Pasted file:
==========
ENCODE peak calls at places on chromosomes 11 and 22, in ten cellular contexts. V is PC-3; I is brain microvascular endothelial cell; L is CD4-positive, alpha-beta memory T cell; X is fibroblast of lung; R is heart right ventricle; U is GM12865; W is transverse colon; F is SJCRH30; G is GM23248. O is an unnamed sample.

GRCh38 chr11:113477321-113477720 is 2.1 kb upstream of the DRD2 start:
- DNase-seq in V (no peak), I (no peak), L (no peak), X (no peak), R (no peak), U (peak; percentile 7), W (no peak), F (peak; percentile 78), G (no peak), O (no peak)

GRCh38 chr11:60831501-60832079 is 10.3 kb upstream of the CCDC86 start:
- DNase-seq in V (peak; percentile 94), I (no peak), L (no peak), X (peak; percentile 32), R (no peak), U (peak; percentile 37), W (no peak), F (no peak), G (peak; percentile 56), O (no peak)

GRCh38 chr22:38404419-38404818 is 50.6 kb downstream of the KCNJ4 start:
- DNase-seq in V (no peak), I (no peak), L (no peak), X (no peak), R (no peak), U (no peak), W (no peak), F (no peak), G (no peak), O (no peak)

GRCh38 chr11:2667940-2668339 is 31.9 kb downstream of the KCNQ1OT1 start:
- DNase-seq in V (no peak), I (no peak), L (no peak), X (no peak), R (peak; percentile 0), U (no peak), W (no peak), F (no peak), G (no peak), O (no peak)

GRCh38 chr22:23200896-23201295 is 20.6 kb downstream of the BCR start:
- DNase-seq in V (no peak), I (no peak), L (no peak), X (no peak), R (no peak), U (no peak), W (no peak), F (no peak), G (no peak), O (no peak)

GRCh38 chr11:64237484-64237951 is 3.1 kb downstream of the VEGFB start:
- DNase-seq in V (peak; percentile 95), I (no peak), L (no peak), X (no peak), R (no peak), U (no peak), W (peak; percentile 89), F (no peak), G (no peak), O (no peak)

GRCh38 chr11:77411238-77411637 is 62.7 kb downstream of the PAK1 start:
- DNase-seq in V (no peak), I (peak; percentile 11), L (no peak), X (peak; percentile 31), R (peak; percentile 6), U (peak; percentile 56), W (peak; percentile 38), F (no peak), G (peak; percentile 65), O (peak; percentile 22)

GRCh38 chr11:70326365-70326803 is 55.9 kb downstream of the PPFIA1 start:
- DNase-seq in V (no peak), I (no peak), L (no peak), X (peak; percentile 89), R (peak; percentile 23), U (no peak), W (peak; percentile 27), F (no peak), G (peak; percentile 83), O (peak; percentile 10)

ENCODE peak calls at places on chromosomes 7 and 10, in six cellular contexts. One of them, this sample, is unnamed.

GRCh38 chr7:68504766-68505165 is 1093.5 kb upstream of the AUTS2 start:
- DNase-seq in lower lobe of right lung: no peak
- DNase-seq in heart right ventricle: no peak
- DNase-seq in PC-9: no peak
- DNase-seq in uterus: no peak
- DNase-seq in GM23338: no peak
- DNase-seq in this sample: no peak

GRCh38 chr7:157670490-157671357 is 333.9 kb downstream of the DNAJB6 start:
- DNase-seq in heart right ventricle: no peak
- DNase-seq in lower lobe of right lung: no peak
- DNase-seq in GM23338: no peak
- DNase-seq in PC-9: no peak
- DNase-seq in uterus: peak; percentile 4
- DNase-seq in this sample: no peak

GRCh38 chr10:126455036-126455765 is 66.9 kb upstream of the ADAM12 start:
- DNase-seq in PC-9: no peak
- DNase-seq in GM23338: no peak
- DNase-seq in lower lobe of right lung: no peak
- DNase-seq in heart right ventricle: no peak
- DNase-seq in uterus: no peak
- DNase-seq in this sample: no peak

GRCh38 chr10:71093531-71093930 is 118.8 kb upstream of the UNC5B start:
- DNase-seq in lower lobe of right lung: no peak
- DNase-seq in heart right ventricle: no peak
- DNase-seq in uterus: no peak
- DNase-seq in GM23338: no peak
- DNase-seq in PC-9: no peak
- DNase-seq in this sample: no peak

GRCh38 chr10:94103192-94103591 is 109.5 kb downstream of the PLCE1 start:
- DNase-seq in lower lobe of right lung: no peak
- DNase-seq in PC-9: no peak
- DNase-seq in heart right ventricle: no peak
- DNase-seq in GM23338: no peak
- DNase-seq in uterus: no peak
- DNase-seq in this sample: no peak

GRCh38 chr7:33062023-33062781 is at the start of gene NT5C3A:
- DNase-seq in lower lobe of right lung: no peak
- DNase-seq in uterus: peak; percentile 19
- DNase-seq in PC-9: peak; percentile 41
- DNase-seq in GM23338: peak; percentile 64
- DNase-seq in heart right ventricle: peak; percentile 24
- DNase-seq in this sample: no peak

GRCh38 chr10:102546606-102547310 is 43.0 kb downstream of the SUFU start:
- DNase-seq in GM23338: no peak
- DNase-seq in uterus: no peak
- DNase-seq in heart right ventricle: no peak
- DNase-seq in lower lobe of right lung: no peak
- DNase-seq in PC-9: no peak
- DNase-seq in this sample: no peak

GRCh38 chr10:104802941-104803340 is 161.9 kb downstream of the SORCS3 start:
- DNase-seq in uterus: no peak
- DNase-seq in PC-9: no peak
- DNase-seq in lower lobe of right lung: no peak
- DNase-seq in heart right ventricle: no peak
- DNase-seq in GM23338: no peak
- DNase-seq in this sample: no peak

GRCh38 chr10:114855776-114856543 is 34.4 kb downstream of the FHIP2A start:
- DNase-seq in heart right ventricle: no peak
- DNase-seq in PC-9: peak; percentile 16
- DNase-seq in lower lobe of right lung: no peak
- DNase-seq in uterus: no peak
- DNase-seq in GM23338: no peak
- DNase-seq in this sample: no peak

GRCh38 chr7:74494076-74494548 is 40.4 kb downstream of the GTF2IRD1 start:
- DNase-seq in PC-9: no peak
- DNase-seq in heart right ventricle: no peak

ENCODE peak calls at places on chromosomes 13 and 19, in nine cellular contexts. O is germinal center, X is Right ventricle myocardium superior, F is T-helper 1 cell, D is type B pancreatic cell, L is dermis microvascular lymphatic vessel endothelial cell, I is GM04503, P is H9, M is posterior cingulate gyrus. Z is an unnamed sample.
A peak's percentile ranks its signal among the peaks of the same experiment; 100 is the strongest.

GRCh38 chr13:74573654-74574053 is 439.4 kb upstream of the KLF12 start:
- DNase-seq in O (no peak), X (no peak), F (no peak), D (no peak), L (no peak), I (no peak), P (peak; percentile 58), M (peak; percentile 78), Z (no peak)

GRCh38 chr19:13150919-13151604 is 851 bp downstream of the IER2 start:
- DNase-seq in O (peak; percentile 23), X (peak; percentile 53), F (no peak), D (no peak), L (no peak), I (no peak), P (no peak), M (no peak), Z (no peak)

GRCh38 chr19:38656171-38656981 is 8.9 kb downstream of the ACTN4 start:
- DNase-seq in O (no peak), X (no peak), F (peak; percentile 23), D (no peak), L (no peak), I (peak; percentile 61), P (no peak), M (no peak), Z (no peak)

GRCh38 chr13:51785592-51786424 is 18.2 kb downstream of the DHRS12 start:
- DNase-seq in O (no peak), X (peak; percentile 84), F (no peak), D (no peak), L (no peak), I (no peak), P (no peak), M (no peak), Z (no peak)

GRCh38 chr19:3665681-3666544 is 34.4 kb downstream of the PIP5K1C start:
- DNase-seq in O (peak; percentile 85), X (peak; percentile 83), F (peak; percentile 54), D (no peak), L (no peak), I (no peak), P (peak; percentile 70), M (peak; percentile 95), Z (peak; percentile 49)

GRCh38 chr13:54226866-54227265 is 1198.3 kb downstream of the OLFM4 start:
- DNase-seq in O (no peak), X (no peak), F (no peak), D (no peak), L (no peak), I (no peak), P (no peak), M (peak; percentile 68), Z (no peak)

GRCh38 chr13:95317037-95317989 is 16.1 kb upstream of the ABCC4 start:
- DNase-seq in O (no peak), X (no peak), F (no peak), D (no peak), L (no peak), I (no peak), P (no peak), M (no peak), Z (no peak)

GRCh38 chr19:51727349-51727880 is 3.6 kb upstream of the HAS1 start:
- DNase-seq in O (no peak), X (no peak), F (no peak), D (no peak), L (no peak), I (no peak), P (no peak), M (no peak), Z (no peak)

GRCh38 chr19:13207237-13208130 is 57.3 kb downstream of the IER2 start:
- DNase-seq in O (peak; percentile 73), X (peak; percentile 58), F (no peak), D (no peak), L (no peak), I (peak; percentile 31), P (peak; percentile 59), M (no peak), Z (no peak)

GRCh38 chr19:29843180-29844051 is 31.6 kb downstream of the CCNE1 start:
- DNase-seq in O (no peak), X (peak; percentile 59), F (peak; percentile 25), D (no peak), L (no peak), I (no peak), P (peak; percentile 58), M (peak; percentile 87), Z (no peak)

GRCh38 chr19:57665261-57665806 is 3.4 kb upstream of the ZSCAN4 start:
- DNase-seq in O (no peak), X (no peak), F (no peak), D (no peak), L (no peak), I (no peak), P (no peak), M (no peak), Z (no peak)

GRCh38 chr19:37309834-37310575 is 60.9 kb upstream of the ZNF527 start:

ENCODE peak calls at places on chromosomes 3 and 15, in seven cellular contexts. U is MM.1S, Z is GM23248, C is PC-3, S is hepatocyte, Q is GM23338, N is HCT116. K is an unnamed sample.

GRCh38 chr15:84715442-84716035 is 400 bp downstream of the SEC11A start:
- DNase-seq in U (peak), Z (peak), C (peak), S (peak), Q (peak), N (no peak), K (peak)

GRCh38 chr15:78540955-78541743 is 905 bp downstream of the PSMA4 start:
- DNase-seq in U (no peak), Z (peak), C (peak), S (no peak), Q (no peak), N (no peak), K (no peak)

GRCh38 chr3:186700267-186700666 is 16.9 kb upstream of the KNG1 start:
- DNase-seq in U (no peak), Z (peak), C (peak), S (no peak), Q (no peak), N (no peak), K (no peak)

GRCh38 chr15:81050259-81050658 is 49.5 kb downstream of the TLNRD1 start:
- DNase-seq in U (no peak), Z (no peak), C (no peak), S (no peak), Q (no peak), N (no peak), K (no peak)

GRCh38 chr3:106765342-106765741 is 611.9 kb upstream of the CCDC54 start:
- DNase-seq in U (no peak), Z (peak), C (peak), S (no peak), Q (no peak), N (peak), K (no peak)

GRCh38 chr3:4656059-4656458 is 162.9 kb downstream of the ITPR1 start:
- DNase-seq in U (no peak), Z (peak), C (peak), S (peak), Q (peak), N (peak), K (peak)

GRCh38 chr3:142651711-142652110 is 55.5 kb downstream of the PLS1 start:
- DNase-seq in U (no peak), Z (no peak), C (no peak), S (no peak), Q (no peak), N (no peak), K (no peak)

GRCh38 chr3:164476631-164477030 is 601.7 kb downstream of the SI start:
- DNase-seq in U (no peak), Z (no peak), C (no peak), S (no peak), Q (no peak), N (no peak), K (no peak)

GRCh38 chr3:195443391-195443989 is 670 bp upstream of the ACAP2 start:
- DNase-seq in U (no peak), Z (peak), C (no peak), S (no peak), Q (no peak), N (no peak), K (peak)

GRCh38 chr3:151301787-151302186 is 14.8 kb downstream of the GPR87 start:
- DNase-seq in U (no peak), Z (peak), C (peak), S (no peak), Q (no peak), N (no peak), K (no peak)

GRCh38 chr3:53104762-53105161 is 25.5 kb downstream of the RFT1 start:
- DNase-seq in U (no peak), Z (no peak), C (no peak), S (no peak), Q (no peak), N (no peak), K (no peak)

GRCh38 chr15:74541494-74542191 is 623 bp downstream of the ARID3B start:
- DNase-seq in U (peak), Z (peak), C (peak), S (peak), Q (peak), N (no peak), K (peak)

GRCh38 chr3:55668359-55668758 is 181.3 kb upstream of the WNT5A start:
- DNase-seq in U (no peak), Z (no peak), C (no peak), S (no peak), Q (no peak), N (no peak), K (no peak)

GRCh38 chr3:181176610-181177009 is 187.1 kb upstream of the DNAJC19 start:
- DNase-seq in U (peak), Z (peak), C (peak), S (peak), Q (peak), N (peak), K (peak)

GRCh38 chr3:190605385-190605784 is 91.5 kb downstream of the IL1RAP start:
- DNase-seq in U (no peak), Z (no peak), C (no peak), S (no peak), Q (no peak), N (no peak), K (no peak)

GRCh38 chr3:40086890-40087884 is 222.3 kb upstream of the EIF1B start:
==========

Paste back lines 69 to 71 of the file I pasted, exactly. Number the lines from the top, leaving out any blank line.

- DNase-seq in uterus: no peak
- DNase-seq in PC-9: no peak
- DNase-seq in lower lobe of right lung: no peak